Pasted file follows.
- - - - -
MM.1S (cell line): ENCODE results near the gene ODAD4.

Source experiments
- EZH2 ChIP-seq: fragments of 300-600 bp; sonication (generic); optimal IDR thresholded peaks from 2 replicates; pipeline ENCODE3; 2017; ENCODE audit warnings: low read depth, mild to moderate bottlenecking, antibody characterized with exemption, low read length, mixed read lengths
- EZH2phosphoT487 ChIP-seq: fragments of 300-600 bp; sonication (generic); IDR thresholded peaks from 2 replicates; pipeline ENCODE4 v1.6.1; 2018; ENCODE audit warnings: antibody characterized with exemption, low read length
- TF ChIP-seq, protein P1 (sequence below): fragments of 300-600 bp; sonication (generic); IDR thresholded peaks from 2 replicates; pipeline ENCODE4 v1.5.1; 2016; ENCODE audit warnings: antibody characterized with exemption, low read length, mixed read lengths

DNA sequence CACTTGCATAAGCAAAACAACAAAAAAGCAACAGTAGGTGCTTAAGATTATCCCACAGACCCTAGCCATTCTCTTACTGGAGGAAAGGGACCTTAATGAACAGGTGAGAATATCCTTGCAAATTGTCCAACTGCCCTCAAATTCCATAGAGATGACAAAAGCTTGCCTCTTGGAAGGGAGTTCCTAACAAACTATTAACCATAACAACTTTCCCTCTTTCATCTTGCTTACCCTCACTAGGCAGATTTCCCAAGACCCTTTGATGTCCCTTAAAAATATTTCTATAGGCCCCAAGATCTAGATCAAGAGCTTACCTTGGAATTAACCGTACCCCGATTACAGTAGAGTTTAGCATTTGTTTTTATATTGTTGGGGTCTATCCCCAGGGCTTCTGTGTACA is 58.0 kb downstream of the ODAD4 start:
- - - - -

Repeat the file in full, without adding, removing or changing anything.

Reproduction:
MM.1S (cell line): ENCODE results near the gene ODAD4.

Source experiments
- EZH2 ChIP-seq: fragments of 300-600 bp; sonication (generic); optimal IDR thresholded peaks from 2 replicates; pipeline ENCODE3; 2017; ENCODE audit warnings: low read depth, mild to moderate bottlenecking, antibody characterized with exemption, low read length, mixed read lengths
- EZH2phosphoT487 ChIP-seq: fragments of 300-600 bp; sonication (generic); IDR thresholded peaks from 2 replicates; pipeline ENCODE4 v1.6.1; 2018; ENCODE audit warnings: antibody characterized with exemption, low read length
- TF ChIP-seq, protein P1 (sequence below): fragments of 300-600 bp; sonication (generic); IDR thresholded peaks from 2 replicates; pipeline ENCODE4 v1.5.1; 2016; ENCODE audit warnings: antibody characterized with exemption, low read length, mixed read lengths

DNA sequence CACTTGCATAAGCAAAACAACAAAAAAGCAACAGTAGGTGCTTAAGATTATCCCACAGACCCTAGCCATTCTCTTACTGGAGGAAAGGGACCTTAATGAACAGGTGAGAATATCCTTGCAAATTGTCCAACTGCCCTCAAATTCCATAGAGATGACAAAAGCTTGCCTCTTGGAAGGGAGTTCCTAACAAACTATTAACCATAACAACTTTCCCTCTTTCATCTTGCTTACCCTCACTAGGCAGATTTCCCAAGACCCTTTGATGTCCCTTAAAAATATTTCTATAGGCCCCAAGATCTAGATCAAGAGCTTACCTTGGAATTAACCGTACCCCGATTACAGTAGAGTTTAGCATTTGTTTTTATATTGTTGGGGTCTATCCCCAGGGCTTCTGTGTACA is 58.0 kb downstream of the ODAD4 start: